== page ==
Spotlight: South Dakota

While some states struggle to get below a double digit unemployment rate, South Dakota has the third lowest unemployment rate at 4.3 percent, just below Nebraska and North Dakota, which has the nation’s lowest unemployment rate.

Here, what drives the economy includes government-related jobs, with Ellsworth Air Force Base as the second largest employer, agriculture and service sector jobs. But many people outside South Dakota might think of its most famous destination – Mt. Rushmore, which gives it the nickname of the Mount Rushmore State. So we must include it one of our Top 5 Places to Visit in South Dakota.

1. Mount Rushmore
According to Wanda Goodman, spokesperson for the South Dakota Dept. of Tourism, about 3 million people travel to visit Mount Rushmore each year to see the world’s largest mountain carving, featuring the faces of our past presidents George Washington, Thomas Jefferson, Theodore Roosevelt and Abraham Lincoln.

2. Jewel Cave National Monument and Wind Cave National Park
There are eight Black Hills caves that offer the largest concentration of passageways in the world and are open to the public. These two are part of the National Park Service and Goodman says they are the second and fourth longest caves in the world, respectively.

Established by President Theodore Roosevelt in 1903, Wind Cave is known for its box work, a rare formation of thin calcite fins resembling honeycomb. Jewel Cave offers sparkly chambers with calcite, nailhead and dogtooth spar crystals and draperies, flowstone and stalactites.

3. Badlands National Park
This desert-like landscape is just outside Black Hills and is a must-see for those who are going to visit South Dakota. “It’s another interesting landscape, it features canyons and spires, it looks moon-like,” Goodman said.

4. Deadwood
The entire town of Deadwood is a national historic landmark, incorporated in 1876 and gives you a taste of the old Wild West. The Days of ’76 is held in July and is a popular event and rodeo held here.

“There are a couple of different audiences that Deadwood appeals to, Deadwood has legalized gambling, it allows table games and slot machines,” Goodman says, adding it’s the only town in the state that offers this. “Some historic characters lived there, Wild Bill Hickok, Calamity Jane, so it has some figures that were popular in history and Deadwood pays homage to that history. So a large portion of the gambling proceeds goes towards historical preservation not only in Deadwood but throughout the state.”

5. Custer State Park
If you’re looking to connect to nature and enjoy our country’s natural beauty, there are always wildlife sightings at Custer State Park. “Custer State Park is definitely the jewel of our state park system,” Goodman says. “There’s a wildlife loop that is very popular, it’s a road you can drive through in the park where there’s an opportunity to see all the wildlife. In the park you can see a buffalo herd, white deer, begging burros, prairie dogs. I really enjoy the fact that it’s quiet. It is about 70,000 acres of really well kept wilderness and wildlife, so it’s really getting back to your roots.”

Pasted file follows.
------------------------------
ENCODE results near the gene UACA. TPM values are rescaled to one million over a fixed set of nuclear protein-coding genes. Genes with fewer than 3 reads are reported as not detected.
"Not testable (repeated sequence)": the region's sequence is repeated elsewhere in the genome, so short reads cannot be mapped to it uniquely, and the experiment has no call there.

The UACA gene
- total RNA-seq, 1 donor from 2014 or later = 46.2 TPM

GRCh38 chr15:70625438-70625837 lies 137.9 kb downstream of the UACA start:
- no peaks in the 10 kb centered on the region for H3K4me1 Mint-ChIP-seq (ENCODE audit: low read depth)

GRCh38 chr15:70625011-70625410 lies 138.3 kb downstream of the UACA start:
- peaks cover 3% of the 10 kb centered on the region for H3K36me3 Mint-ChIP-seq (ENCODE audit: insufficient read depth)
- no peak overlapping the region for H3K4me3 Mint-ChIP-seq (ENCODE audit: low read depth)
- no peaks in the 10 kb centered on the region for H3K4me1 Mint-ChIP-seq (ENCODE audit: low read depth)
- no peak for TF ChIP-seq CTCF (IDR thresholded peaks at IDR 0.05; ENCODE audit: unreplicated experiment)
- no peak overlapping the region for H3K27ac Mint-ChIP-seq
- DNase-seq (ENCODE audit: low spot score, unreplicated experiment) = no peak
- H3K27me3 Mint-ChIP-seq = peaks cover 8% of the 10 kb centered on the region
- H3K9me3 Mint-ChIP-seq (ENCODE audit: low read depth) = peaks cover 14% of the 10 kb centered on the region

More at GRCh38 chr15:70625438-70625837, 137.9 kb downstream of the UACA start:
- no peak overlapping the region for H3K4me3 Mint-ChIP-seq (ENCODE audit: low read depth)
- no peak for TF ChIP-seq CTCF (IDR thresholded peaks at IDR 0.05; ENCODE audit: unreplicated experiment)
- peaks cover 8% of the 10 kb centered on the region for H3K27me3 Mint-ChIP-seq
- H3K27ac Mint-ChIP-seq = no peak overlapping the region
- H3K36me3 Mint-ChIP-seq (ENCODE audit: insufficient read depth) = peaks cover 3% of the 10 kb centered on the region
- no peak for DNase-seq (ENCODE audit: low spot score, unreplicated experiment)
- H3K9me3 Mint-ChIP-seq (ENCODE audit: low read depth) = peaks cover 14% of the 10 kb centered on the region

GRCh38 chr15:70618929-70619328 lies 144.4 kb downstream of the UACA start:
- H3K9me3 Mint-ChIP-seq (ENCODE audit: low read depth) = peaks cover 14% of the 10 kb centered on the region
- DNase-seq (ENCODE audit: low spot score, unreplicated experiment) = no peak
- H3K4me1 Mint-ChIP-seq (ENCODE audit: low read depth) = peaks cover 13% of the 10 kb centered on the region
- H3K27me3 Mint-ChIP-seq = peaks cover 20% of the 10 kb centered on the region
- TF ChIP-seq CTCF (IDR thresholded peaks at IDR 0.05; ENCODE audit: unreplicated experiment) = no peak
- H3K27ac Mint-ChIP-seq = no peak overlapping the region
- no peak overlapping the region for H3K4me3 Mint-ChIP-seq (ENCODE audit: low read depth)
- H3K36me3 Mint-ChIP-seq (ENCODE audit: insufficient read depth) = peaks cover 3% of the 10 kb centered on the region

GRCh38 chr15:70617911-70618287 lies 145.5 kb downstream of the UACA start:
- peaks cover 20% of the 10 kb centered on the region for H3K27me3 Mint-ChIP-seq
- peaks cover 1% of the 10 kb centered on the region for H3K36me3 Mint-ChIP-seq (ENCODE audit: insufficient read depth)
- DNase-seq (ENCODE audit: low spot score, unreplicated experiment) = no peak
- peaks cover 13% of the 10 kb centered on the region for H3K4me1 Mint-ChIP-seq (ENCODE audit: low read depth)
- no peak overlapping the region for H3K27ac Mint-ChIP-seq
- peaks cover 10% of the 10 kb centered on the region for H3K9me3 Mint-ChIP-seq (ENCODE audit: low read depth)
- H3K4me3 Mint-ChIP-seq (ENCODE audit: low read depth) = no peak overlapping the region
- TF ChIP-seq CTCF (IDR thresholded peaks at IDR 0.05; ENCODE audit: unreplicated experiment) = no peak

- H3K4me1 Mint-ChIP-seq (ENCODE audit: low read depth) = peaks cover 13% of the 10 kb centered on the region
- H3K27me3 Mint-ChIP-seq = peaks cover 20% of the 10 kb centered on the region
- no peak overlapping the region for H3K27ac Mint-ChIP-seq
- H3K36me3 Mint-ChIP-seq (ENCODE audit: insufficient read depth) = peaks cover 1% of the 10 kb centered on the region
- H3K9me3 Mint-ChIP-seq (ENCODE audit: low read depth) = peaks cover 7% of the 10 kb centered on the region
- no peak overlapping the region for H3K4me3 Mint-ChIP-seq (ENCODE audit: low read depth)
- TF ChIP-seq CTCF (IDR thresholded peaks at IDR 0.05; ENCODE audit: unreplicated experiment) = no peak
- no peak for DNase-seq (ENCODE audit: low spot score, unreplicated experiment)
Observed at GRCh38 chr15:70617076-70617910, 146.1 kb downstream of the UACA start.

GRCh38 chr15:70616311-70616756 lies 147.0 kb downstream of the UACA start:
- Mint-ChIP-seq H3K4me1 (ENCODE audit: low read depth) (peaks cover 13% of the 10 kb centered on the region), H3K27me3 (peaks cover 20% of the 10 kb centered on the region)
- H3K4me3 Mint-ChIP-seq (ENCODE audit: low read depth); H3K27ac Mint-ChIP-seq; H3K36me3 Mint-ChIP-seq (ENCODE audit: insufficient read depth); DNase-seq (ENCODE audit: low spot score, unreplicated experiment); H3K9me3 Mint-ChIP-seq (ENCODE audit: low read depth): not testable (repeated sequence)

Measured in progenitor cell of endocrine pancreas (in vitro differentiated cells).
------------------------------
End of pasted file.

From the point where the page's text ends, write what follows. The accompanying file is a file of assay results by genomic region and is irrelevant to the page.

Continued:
The park is located in Custer, which is named after George Armstrong Custer, a commander in the Civil War, who came here as part of the Black Hills Expedition in the late 1800s and discovered gold in the Black Hills.

Some other sites on the list of things to see in this great state is the Minuteman Missile National Historic Site, which was an underground missile site during the Cold War. There were several back then, but this one is preserved. Recently opened for tours, it’s recommended to all ahead of time because there is limited space.

If it’s your first visit to South Dakota, the Black Hills are going to be your area of choice to visit – Mount Rushmore is there, and it’s also where the majority of the parks are concentrated, and there are places to go old-school gold panning.

South Dakota is also where the Corn Palace is located, as our friend National Geographic photographer Joel Sartore has recommended. It is the world’s only corn palace and according to Joel, a must-see, that is “beautifully done and totally unexpected.”

Ingalls Homestead is where author Laura Ingalls Wilder wrote about in “Little House on the Prairie.” So if you’re fans of the author, or even the old TV show, it’s nice to know there is a real place to visit and see what she was writing about.

In the Black Hills, Executive Lodging offers vacation homes that can accommodate up to 25. A brand new one set to open this spring is the Deadwood Mountain Grand, which is a casino, event hall and hotel. “Since they opened last fall, they’ve had Stone Temple, Big and Rich – a country duo that are part owners in the business,” Goodman says. “The casino and event center have been opened. Hotel opens this spring.”

Custer State Park Resort has four lodges that are within the park. The State Game Lodge is on the National Historic Register, says Goodman. “It’s billed as the summer White House of Calvin Coolidge, who would come and fish in the outdoors.” Now, there you can fish, paddle boat and hike. According to Goodman, summertime is the busiest season and spring and fall are probably the best times to visit if you want to avoid the summer crowds.

Other related blog posts:
Explore: South Dakota’s Crazy Horse Memorial
Explore the Old Wild Wild West: Deadwood
Today’s Special: Saloon #10 & Deadwood Social Club
Today’s Special: The Corn Exchange